A plague of inedible pumpkins

The pumpkin above is a proper “pink pumpkin” for cooking.

I have never used canned pumpkin and never will. It has never made sense to me to open a can for something that’s so easy and fun to work with. However, it’s getting more and more difficult to find cooking pumpkins. Increasingly in the fall, the pumpkin market is flooded with the bright-orange, ugly shaped, so-called Halloween pumpkins.

A friend who works for the county’s agricultural service had posted a photo on Facebook of a bunch of Halloween pumpkins. That seemed like a good opportunity to ask a knowledgeable person why old-fashioned cooking pumpkins have gotten so much harder to find. He posted this, which perhaps was copy/pasted from elsewhere. I apologize for not knowing the original source:

“The bright orange non-edible pumpkin is a relatively recent phenomenon. In the 1960’s Massachusetts farmer John Howden wanted to breed a pumpkin that was easy to carve (Jack-O-Lantern). The criterion — thick stem (lasts longer), shallow ribs, and thin flesh relative to its size (easier carving) — resulted in the Howden variety pumpkin. The Howden totally dominates the Jack-O-Lantern market today. The public desire for other decorative pumpkins led to the proliferation of bright orange pumpkins that dominate roadside markets, grocery, and big box stores.”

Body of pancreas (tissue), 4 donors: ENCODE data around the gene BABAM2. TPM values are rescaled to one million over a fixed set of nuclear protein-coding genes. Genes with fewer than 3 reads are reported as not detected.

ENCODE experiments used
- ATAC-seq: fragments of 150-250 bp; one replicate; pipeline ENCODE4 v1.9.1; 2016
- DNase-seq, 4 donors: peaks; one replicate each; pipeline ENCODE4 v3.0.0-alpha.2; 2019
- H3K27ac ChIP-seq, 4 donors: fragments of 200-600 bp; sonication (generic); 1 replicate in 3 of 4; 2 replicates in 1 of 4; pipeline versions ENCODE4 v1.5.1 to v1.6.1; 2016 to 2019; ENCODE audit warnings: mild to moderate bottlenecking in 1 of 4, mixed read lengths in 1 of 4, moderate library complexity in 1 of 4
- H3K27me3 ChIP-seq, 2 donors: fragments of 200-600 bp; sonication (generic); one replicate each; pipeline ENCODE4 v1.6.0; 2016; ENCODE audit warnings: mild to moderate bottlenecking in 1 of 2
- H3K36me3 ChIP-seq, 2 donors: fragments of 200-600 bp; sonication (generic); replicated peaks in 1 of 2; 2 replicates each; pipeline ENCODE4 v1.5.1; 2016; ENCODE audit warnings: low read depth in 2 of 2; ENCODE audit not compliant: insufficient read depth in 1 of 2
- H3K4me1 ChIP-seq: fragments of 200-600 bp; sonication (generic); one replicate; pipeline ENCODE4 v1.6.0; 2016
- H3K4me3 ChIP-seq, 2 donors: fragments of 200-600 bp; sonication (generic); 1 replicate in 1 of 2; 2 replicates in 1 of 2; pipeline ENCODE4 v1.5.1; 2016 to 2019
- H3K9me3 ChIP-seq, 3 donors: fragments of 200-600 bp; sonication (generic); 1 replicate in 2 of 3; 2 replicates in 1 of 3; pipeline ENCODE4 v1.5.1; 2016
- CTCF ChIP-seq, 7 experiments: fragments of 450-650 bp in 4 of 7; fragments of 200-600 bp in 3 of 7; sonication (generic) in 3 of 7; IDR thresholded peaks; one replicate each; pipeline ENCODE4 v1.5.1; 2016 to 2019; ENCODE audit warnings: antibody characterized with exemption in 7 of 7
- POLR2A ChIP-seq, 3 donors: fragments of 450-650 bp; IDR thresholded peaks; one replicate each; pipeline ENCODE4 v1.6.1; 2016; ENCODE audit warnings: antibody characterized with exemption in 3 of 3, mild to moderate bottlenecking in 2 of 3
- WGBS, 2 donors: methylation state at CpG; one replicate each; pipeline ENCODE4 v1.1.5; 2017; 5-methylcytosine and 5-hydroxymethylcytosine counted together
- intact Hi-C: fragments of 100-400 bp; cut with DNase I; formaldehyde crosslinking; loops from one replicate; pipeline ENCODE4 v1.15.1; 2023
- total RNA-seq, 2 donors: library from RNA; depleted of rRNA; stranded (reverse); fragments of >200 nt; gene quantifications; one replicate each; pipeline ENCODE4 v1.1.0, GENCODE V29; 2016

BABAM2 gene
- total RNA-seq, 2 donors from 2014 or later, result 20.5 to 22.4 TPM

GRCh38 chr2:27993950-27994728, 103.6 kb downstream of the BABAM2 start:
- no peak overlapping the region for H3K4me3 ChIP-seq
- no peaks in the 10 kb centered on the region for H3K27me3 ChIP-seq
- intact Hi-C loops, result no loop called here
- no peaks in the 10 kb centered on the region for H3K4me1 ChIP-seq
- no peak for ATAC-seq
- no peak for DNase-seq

So there you have it. I needed a cookable pumpkin for a pie this week, and I finally found one at one of our local treasures, Priddy’s General Store.

If I had a field (and I don’t), I’d love to grow pumpkins. They need more space, though, than I can provide.

And here’s a bit of pumpkin trivia. While writing Oratorio in Ursa Major, I wanted to light an outdoor festival as it might have been lit in 48 B.C. Knowing that jack-o-lanterns come to us from Europe and that pumpkins didn’t, I wondered how all that worked. The research was clear enough — the early Europeans used turnips for lanterns the same way we now use pumpkins. Once pumpkins became available, pumpkins ruled.

Above, rolling out the crust after the pumpkin flesh had been cooked in the steam oven. Pumpkins produce a lot of juice when they’re cooked, and the pumpkin flesh needs to be well drained before making a pie. I always save the pumpkin juice for soup stock.


A field of the wrong kind of pumpkins, near Bell Spur, Virginia

3 thoughts on “A plague of inedible pumpkins”

  1. Good-lookin’ pie. Am sure it tasted good too. I do wonder what happens to all those Halloween pumpkins if they are not edible.

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